Saturday March 16, 2013
Oil palm interest schemes
Money & You by YAP MING HUI
DUE to global market volatility during the past three to four years, many investors have opted to diversify their investment portfolio which traditionally consisted of unit trusts, shares or bonds and step out of their comfort zone in search of alternative investments.
In many cases, investors leant toward more tangible asset classes that provided a much-sought-after sense of security. Palm oil, fish-rearing and swiftlet (birds' nest) farming are all alternative investments that have attracted public interest in recent years. The “guaranteed return” interest schemes that such investment promises require investors to buy an interest in the venture. The thought of “owning” part of the business coupled with a “guaranteed return”, draws the public like bees to honey.
So when Country Heights Grower Scheme (CHGS) in Gua Musang, Kelantan recently folded after just five years due to its management company having ran out of funds to pay the minimum guaranteed dividend, surely we must question “when does guaranteed mean guaranteed”?
Why do we consider oil palm interest schemes?
Some of the allure of oil palm grower schemes arises from their low entry level, as they allow investments of as little as RM5,000. Undeniably, the prospects of profiting from this golden crop look attractive, as it is a mainstay of the Malaysian economy and is familiar to the public.
Investors may also feel reassured that interest schemes are registered under the Companies Commission of Malaysia (CCM) and have an appointed trustee, as required under Section 90 of the Companies Act 1965.
Investors' enthusiasm for these schemes is also due to the returns they offer, which are higher than the interest for fixed deposits.
CHGS paid a guaranteed return of 8% per annum for the first three years, and 12% for the next two. Under its terms, plot buyers would receive 12% each year from the fourth year onward on the amount invested if the palm oil price averaged above RM2,100 a tonne. As the palm oil price had settled above RM2,300 a tonne for some time, there appeared to be little reason to doubt that the scheme would pay the expected returns. However, when the management realised that it could not sustain this payout rate, it proposed to terminate the scheme.
Naturally, the public's expectations about the CHGS were due partly to its confidence in its founder Tan Sri Lee Kim Yew, a well-known tycoon who could be assumed to use his business acumen fully in the venture.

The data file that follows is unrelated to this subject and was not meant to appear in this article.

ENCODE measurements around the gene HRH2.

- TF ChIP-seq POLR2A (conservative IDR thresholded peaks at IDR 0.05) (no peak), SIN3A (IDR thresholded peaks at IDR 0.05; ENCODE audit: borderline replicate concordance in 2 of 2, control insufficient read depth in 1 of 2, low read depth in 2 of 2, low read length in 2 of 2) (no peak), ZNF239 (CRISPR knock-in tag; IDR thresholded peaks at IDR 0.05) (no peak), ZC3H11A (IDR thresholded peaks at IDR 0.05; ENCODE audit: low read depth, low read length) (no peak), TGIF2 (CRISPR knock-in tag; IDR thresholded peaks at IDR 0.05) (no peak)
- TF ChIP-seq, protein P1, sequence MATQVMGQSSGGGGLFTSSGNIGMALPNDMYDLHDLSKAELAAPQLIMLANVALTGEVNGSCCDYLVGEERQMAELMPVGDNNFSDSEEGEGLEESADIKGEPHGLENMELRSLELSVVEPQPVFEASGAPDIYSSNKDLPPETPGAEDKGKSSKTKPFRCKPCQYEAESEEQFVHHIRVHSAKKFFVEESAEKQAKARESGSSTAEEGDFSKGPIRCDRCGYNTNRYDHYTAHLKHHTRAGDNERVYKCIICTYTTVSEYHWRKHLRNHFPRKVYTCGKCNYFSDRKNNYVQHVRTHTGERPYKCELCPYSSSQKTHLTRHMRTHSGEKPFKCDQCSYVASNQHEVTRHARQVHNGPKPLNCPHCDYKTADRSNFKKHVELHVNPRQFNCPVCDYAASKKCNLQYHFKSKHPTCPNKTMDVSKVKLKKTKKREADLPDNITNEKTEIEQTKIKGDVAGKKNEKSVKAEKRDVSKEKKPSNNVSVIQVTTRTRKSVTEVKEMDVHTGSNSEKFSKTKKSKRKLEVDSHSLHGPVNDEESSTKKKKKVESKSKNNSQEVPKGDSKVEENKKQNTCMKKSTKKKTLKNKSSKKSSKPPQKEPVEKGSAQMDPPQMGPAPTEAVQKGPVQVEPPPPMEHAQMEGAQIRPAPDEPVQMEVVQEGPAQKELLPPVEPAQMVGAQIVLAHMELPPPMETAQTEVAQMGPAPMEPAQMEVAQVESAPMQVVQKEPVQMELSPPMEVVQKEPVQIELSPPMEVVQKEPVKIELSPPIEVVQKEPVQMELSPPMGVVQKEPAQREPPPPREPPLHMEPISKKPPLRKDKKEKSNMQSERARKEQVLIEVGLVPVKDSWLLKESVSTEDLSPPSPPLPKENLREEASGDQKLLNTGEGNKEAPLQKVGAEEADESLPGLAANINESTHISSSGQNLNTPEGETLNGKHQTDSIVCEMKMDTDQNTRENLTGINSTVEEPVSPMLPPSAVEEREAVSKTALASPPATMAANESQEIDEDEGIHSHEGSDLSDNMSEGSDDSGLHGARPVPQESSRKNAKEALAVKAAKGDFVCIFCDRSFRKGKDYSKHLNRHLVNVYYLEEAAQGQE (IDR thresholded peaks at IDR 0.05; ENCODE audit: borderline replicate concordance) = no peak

So, what went wrong? Its management company Plentiful Gold-Class Bhd has blamed a range of causes from poor soil to the steep terrain and uncontrollable pest damage to bad weather. The CHGS episode shows that investors cannot take such schemes at face value but need to look more closely at their risk exposure before committing.
What you must know before investing in an oil palm interest scheme?
The investment is illiquid meaning the buyer may have his money tied up for 10-23 years unlike an investment in shares which allows the investor to sell his shares at short notice. In addition, there is no ready secondary market for grower schemes plots, so opting out may not be easy. Investors need to learn how different grower schemes compare to unit trusts or shares. Many wrongly think that they are equivalent.
The schemes' success depends on the management's ability to manage the oil palm business efficiently and profitably. This involves factors such as manpower, soil quality, terrain, managerial expertise, seed quality, estate management, the oil palm price, and the effect of taxes and regulations. All these factors affect the management company's ability to deliver the guaranteed return.
What happens if the management fails to deliver the guaranteed minimum return? In the case of the CHGS, investors voted to accept the company's offer of an early termination with money back. This outcome is fortunate, it could have been far worse. Investment Capital Protection
While the Securities Commission closely monitors unit trust firms, the management of grower schemes is not obligated to share much data with the CCM. The CCM does not have the SC's stringent audit requirements. Furthermore, there is no third party guarantee on the investment.
Shareholders of public-listed companies can remove a management that performs poorly, whereas investors in grower schemes do not have that power. In unit trusts, the trustee holds 100% of the underlying asset, but that is not so in some growers schemes.
In the light of these factors, grower schemes pose significant risks to naive investors. The danger for retail investors is that many focus on returns, but not liquidity or the management's track record. Therefore, if you are a low-risk investor, it is better to avoid this investment segment. As a rule of thumb, investors should not put more than 3% of their total investable assets in such schemes. It would also be advisable not to borrow to invest in these schemes.
In conclusion, while it is important to diversify your investment portfolio, do note that although these schemes may look, sound and feel like unit trusts they are not.
> Yap Ming Hui (firstname.lastname@example.org) heads Whitman Independent Advisors, a licensed independent financial advisory firm which has helped people to optimise their wealth and achieve financial freedom since 2000.